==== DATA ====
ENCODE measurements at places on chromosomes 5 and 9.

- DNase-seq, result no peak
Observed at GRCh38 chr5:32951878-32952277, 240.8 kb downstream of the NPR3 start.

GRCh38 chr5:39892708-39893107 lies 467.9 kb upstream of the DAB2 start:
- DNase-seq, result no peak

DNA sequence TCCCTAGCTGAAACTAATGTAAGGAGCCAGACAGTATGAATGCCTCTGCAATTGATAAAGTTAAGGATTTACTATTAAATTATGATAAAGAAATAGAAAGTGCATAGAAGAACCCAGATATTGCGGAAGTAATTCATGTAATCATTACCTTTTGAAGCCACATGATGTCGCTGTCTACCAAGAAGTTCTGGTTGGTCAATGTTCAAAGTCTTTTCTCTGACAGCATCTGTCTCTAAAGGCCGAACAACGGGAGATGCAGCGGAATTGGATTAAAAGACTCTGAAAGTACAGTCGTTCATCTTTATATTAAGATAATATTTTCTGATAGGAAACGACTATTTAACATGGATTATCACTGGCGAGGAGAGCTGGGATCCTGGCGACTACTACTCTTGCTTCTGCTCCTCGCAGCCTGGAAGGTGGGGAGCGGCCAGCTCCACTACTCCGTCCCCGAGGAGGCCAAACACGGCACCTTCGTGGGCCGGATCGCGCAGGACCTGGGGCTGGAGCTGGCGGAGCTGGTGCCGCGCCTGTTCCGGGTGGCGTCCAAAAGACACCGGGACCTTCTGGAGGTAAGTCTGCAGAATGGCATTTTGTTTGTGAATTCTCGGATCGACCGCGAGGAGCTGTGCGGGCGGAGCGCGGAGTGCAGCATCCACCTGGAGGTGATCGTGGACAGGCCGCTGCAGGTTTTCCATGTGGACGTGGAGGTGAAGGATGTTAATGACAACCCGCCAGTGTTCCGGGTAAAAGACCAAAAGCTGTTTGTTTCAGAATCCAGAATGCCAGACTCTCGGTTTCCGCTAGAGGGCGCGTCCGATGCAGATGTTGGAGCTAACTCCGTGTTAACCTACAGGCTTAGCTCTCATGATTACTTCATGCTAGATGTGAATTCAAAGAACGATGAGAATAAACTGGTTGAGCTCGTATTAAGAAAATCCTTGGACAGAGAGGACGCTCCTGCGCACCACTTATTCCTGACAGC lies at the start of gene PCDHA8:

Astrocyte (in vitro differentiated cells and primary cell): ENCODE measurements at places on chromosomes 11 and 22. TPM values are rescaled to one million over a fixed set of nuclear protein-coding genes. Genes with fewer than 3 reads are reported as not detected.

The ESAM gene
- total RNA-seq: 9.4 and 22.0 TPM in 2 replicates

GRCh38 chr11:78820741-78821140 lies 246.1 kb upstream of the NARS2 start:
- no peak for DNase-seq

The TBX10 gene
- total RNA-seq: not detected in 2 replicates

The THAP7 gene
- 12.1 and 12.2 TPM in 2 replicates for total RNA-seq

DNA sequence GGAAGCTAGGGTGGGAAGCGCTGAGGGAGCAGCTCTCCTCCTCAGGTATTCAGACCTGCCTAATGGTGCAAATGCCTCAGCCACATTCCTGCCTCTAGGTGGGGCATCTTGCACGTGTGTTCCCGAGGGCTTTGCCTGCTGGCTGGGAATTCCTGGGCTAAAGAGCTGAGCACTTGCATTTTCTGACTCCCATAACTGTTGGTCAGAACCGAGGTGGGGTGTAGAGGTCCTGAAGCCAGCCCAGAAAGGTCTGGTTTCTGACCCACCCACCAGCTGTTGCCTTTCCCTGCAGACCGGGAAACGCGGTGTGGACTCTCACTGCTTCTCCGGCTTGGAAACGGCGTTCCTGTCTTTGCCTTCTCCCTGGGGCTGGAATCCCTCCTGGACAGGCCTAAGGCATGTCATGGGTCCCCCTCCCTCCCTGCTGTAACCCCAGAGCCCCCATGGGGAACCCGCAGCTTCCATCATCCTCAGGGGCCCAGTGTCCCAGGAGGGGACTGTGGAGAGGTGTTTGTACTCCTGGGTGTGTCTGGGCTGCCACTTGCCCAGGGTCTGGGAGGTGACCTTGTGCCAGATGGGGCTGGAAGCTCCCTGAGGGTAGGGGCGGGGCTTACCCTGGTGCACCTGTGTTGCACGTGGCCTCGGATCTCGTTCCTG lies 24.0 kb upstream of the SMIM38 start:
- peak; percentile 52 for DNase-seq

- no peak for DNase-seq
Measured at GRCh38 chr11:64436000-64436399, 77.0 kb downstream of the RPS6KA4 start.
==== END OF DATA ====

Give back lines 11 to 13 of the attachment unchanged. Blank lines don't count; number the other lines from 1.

- no peak for DNase-seq

The TBX10 gene
- total RNA-seq: not detected in 2 replicates